Cognitive behavioural therapy the key to a happier life

Cognitive behavioural therapy – CBT the key to a happier life

Maladaptive or automatic thoughts make us feel emotional and are consequently the reason we end up depressed, angry and anxious.

  • People talk about me behind my back!
  • I can’t stop thinking about what has happened!
  • My relationship is over, and as a result I can’t go on!
  • I hate the way I look and as a result i eat more.!
  • I’m anxious all the time and I get regular panic attacks

The first step to better mental health is to realise that something isn’t right with the way you are thinking.  Admitting therefore that you need some kind of support is very important. CBT will open your eyes to new ways of thinking because the thoughts you are currently manifesting are certainly having a negative effect on your mental health.

Second is to realise that it’s not the event itself that produces the intense feelings associated with poor mental health. it is the perception of the event that causes the emotional feeling or behaviour. So if we can’t change the event itself, we can use cognitive behavioural therapy to change our  perception of the event. This therefore makes the feeling associated with the event far less stressful.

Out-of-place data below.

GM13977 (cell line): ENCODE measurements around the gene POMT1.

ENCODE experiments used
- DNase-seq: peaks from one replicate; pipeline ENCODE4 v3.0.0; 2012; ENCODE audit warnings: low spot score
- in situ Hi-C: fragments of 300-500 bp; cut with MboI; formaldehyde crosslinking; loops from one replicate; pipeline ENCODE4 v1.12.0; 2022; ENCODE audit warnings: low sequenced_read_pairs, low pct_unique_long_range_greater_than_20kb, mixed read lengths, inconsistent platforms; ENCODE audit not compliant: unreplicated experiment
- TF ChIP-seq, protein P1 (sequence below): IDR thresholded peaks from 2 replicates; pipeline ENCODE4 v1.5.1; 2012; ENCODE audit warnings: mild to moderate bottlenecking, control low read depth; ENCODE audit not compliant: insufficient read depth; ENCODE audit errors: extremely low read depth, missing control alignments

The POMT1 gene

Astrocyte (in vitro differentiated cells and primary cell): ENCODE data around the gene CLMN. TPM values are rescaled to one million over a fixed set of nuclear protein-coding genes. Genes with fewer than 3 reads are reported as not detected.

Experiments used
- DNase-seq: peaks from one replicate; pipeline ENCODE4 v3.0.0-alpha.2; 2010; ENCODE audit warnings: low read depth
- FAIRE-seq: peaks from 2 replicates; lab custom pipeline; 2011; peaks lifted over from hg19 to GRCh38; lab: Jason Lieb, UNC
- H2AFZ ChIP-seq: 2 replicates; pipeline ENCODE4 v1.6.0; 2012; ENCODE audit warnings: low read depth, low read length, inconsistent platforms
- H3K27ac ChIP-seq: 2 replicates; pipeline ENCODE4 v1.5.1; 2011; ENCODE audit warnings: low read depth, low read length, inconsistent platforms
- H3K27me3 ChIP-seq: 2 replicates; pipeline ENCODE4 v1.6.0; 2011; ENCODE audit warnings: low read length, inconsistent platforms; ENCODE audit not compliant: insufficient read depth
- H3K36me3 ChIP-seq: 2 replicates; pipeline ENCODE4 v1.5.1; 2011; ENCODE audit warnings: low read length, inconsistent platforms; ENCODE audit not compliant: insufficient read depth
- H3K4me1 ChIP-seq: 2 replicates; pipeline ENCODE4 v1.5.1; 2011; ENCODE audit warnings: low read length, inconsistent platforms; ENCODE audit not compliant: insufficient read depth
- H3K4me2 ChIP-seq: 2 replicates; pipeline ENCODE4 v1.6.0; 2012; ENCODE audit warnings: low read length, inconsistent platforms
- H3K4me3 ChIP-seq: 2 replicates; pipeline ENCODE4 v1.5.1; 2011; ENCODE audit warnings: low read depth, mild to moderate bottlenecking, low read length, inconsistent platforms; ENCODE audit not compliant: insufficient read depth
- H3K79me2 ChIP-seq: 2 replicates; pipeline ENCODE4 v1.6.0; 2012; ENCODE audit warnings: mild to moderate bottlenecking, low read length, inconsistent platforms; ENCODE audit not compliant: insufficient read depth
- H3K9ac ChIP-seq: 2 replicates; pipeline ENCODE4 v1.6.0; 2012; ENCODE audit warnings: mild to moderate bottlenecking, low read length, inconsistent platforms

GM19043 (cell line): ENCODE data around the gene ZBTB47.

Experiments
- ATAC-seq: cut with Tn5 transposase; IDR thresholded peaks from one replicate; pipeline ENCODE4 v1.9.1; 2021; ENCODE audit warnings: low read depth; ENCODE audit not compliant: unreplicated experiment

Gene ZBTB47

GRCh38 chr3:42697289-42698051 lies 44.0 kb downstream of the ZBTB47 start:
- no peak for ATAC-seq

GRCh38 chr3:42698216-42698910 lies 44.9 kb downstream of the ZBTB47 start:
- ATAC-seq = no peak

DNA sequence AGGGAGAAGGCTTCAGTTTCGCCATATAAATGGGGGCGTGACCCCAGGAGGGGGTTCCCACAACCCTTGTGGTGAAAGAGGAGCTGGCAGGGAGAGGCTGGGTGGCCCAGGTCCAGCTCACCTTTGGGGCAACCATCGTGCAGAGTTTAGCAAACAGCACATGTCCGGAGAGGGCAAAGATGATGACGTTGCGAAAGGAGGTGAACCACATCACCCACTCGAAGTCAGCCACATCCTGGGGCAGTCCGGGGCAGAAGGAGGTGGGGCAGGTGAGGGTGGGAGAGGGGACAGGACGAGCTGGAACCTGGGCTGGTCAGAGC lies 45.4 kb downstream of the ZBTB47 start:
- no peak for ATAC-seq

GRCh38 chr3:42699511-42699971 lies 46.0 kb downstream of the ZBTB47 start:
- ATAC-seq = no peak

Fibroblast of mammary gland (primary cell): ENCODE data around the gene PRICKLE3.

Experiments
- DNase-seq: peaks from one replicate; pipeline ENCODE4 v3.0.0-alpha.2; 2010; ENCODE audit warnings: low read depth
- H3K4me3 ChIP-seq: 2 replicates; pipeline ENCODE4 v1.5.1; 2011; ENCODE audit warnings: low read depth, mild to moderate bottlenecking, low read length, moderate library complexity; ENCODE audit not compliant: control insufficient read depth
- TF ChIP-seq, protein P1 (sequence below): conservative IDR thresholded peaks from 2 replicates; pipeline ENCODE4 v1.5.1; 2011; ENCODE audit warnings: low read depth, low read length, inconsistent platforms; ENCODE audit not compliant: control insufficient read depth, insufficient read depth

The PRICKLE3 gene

Consider this example

Peter, a 45-year-old IT manager, is struggling with bad anxiety, depression and some anger issues. He forgets to take his security pass to gain entry for work.

“I’m locked outside, I’m going to be really late for work. Now I must go home to get it and my boss is going to be annoyed and I may lose my job. How will I be able to deliver my presentation this afternoon in this condition?

Anxiety levels seem to elevate and similarly Peter’s negative thoughts begin to worsen. Most importantly his anger problems seep to the surface. As a result, Peter’s rollercoaster morning ends up with a suspension from work for shouting at a colleague.

After cognative behavioural therapy (CBT)

Peter is now much more in control of how his thoughts manifest themselves. This time when he realises that he has left his security pass at home he employs the CBT techniques he has been taught to change the way he thinks.

“I’m locked outside. I’m going to be really late for work. I know, I will call someone in the office to let me in, its not a big deal I can deal with this”.










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